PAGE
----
This homemade dog food literally saved Mylah’s life. I know that sounds extreme but a dog’s diet, like a human’s, is what sets someone up for living a healthy or unhealthy life. Mylah wasn’t unhealthy, but she was sick. If you don’t know all about Mylah and her autoimmune issues and diabetes, here is more info on her.
This diet might not be for every dog as every dog is completely different. I offer consults for diabetic dogs as well as natural nutrition plans in my Canine Wellness Services, be sure to check those out. Mylah needed something that we couldn’t buy anywhere – she needed something that could maintain her weight of 30lbs, keep her inflammatory bowel disease from flaring up and something that wouldn’t spike her diabetes. The University of Tennessee’s Veterinary Nutrition Service is who put this diet together for Mylah. If you have a very special needs dog like her I recommend contacting them. Before this diet, Mylah couldn’t keep weight on her and her IBD was getting out of control. We tried everything from raw to cooked to prescription. Nothing worked until this.
Before the diet she looked emaciated and was very weak, we were so worried she was nearing the end of her life. This diet changed everything for her. She eats 3 cups every morning and night and gets the food in a kong or duck hearts for a treat. She is a steady 30lbs on this diet. If you try this diet for your dog, depending on their weight, you might need to increase or decrease the amount you feed him/her. Every batch of food lasts us about 5 days.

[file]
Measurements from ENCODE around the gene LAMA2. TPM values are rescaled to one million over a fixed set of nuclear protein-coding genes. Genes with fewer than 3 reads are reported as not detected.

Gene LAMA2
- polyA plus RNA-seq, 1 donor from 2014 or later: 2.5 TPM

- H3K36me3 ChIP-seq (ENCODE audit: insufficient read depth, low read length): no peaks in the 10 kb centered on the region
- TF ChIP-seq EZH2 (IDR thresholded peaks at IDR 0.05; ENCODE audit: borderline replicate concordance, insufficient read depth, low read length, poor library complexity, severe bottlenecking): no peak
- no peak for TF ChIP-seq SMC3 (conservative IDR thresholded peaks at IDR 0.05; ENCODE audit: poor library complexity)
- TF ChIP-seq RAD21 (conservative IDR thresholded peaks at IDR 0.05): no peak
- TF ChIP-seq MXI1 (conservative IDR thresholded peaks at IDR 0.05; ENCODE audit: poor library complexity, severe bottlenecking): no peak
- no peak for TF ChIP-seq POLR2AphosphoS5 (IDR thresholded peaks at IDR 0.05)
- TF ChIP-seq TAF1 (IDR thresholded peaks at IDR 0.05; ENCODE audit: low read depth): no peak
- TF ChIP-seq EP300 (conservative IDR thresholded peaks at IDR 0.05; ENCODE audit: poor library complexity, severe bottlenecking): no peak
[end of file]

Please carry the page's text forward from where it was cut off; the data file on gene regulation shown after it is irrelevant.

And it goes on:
We also add the following supplements to this food daily:
-3.5 teaspoons of Balance IT Carnivore Blend per day
-1 teaspoon of Nordic Naturals Omega 3 Pet per day
A few notes on how we make this:
-We buy the tilapia at a wholesale fish market in Chicago, it comes frozen in 30lb batches
-UPDATED: We use all fresh kale, green beans, cauliflower, and broccoli. We steam them for a bit and puree them to make them easier to digest.
-The barley we use is Quick Barley by Quaker
I am not a veterinarian and this is not meant to diagnose or treat your pet. Always consult with your veterinarian first 🙂